yeah, there is nothing up. The week is blocked on the calendar, but nothing is up.

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Re: Béla Tarr

#61 Post by J Adams » Thu Dec 15, 2011 6:03 pm

Who needs a "dinner break" for Satantango? I do not approve.

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Re: Béla Tarr

#62 Post by Perkins Cobb » Fri Dec 16, 2011 4:07 am

J Adams wrote:Who needs a "dinner break" for Satantango?
Lincoln Center does, now that they have two dining venues across the street. To be fair, they did show Satantango with two intermissions at MoMA, if I remember correctly.

PS: The cafe in the new Film Center does have good salads, but if you don't care about your heart go around the corner to Old John's.

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Re: Béla Tarr

#63 Post by J Adams » Fri Dec 16, 2011 11:56 am

I'm fine with 2 intermissions, but a freaking hour? For dinner? Amateurs.

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Re: Béla Tarr

#64 Post by aox » Fri Dec 16, 2011 11:58 am

If they insist on an hour, I would feel better about it with it being in the middle after 3 hours and only one break throughout the film.

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Re: Béla Tarr

#65 Post by cinemartin » Fri Dec 16, 2011 12:41 pm

I love Old John's.

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Re: Béla Tarr

#66 Post by hearthesilence » Fri Dec 16, 2011 12:47 pm

I kinda like the idea of a 'dinner' break for a film this long...for any film well over 4 hours long, it can sharpen your focus on the second half when you have time to process the first half, maybe even discuss it a bit, etc.

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Re: Béla Tarr

#67 Post by MichaelB » Fri Dec 16, 2011 2:36 pm

Both screenings of Gance's Napoléon that I attended in London, twelve years apart, had a two-hour dinner break before part 4 (of 4).

But I suspect in that case it was as much for the musicians as for the audience!

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Re: Béla Tarr

#68 Post by Adam » Fri Dec 16, 2011 3:14 pm

Satantango has built into it two intermissions...
And dinner does take an hour.

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Highway 61
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Re: Béla Tarr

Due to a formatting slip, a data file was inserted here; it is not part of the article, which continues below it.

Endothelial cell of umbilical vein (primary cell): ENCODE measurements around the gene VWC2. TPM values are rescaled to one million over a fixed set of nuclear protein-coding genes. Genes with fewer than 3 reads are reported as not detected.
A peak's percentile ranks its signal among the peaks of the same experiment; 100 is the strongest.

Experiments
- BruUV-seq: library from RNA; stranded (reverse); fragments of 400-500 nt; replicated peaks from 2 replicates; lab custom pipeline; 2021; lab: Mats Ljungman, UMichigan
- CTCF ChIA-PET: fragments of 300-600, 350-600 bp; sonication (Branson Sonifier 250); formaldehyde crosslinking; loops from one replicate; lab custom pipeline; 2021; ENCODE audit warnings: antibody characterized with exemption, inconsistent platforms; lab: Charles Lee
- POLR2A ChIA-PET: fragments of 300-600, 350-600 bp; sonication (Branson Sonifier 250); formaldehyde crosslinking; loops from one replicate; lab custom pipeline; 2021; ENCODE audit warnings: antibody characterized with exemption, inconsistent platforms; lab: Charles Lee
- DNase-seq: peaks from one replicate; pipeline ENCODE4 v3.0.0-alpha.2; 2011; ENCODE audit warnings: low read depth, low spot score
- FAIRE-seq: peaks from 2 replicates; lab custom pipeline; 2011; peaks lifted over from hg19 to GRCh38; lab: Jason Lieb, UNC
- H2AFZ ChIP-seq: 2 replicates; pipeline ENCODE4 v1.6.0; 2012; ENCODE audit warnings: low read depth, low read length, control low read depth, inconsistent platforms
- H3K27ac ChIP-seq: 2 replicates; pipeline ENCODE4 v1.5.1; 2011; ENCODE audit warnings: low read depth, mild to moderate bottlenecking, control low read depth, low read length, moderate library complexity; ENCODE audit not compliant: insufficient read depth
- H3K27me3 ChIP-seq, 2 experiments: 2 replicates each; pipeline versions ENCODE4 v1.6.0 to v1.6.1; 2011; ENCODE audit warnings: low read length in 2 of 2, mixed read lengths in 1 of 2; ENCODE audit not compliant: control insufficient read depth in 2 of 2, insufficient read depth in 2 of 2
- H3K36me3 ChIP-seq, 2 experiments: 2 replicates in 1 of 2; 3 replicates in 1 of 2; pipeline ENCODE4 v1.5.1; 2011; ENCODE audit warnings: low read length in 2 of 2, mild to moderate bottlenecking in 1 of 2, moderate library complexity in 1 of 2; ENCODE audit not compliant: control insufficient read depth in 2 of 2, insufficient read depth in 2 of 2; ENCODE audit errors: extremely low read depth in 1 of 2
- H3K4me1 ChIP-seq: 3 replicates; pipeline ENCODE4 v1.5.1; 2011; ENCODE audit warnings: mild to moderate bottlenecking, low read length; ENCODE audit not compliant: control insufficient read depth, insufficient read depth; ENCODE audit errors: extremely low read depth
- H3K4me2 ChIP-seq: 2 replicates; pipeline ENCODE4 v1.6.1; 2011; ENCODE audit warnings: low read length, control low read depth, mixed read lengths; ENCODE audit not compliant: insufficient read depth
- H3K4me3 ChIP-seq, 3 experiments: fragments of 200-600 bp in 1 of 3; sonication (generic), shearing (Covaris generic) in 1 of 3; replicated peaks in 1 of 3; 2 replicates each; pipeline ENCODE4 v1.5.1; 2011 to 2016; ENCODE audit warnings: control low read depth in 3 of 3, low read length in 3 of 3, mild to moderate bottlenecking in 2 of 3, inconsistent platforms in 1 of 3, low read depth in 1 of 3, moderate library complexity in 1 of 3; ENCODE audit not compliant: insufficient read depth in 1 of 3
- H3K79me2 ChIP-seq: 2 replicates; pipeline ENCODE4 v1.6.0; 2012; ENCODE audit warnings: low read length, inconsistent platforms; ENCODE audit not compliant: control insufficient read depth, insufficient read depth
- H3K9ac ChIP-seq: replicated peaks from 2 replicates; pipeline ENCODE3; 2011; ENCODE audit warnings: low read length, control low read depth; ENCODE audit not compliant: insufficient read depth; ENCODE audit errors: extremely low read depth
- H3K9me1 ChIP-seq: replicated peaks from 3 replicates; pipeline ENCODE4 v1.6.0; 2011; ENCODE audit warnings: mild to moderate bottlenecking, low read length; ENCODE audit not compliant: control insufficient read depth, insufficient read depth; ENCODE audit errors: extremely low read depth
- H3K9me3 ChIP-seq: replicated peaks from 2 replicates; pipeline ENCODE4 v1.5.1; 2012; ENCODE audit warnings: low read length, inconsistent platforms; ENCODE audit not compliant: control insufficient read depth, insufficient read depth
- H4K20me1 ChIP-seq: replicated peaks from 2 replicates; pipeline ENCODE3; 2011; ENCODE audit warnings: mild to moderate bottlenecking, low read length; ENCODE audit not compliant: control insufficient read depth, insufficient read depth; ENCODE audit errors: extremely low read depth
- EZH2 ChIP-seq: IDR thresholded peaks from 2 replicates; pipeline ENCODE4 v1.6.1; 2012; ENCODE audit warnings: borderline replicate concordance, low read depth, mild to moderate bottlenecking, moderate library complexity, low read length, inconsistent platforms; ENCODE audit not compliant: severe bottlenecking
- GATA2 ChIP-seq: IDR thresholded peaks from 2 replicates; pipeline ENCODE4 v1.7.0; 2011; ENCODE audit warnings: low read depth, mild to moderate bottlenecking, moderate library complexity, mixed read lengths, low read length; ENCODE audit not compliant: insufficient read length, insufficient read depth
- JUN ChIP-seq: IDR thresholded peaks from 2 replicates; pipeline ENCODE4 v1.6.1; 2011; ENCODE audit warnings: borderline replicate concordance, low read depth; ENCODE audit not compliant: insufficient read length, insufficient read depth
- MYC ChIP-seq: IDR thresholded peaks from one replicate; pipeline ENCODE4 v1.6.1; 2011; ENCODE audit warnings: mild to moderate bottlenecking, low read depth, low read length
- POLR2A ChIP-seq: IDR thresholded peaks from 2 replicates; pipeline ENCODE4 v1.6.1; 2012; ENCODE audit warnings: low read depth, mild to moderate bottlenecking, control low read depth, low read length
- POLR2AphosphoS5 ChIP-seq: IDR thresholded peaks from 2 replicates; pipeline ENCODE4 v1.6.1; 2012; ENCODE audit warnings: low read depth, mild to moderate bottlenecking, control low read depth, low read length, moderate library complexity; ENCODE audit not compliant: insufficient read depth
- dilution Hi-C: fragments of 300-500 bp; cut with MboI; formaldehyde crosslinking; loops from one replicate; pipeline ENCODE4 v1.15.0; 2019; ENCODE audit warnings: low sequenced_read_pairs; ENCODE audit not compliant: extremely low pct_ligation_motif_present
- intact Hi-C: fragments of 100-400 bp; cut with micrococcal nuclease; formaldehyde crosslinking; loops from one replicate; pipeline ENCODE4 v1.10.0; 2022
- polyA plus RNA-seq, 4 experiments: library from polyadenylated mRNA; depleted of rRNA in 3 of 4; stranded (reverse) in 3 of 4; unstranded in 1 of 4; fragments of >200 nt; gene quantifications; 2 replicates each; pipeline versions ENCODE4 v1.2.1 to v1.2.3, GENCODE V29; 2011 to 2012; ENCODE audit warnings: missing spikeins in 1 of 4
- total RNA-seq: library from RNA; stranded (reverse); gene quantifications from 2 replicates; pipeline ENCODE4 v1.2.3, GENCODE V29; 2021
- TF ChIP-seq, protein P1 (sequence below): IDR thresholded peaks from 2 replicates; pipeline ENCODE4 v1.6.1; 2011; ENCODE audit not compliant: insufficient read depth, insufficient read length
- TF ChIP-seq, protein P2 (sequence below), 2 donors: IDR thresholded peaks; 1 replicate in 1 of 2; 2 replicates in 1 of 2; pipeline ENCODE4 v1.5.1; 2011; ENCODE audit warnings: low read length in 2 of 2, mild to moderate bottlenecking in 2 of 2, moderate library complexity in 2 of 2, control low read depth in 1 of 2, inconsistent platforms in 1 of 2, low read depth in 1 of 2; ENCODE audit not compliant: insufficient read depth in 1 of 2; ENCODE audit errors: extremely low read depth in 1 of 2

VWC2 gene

#69 Post by Highway 61 » Fri Dec 16, 2011 3:50 pm

The two intermissions with dinner break was exactly how the film was screened in Portland a few years ago. I certainly didn't find it disruptive. In fact I found talking about the film with my friends during the dinner break rejuvinating. There was a real sense of "I can't believe we're lucky enough to see this amazing film theatrically" that made us all the more eager to take in the movie's remarkable ending.

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Re: Béla Tarr

#70 Post by Zot! » Fri Dec 16, 2011 4:17 pm

Yeah, an hour break is perfectly fine. The showing I was at had something similar. When horrified friends heard I went to an 8 hour movie, I informed them that they spend 8 hours at work every day, just to put things into perspective.

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Re: Béla Tarr

#71 Post by D_B » Fri Jan 06, 2012 10:55 pm

I have seen Satantango quite a few times now...

One time I saw it at Anthology Film Archives in NYC and only for the 2nd time in my life I searched out and had words with a projectionist - the guy broke for an intermission during a reel change, which happened to be in the middle of the sequence where poor Estike is trudging down the road with the cat.

Can you imagine - in the middle of the heart of the movie the lights suddenly come up! And when the film starts again its a similar shot!

Forget exactly what the projectionist's excuse was - I think he said he was asked to project the film at the last minute and didn't realize it was that long (?).

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Re: Béla Tarr

#72 Post by aox » Thu Jan 12, 2012 5:50 pm

They finally released these tickets to the retrospective. Just grabbed three!

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ando
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Re: Béla Tarr

#73 Post by ando » Thu Feb 02, 2012 2:00 pm

I imagine you mean tickets to New York's Lincoln Center Tarr retrospective, THE LAST MODERNIST: THE COMPLETE WORKS OF BÉLA TARR starting this Friday. Almost missed it again!

I'll definitely catch Sátántangó and Damnation, two of my favorites.

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Re: Béla Tarr

#74 Post by aox » Thu Feb 02, 2012 4:06 pm

Yep, that's what I meant. Grabbed tickets to Werckmeister and Turin Horse. Still don't know if I want to endure Satantango.

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Re: Béla Tarr

#75 Post by zedz » Thu Feb 02, 2012 4:21 pm

Don't miss Satantango on the big screen - you might not get another chance, and it really benefits from Stockholm Syndrome.

(Also, this might be the right place to dispel the impression that it's all doom and gloom - overall it's rather black, but it can also be funny, absurdist and extremely beautiful)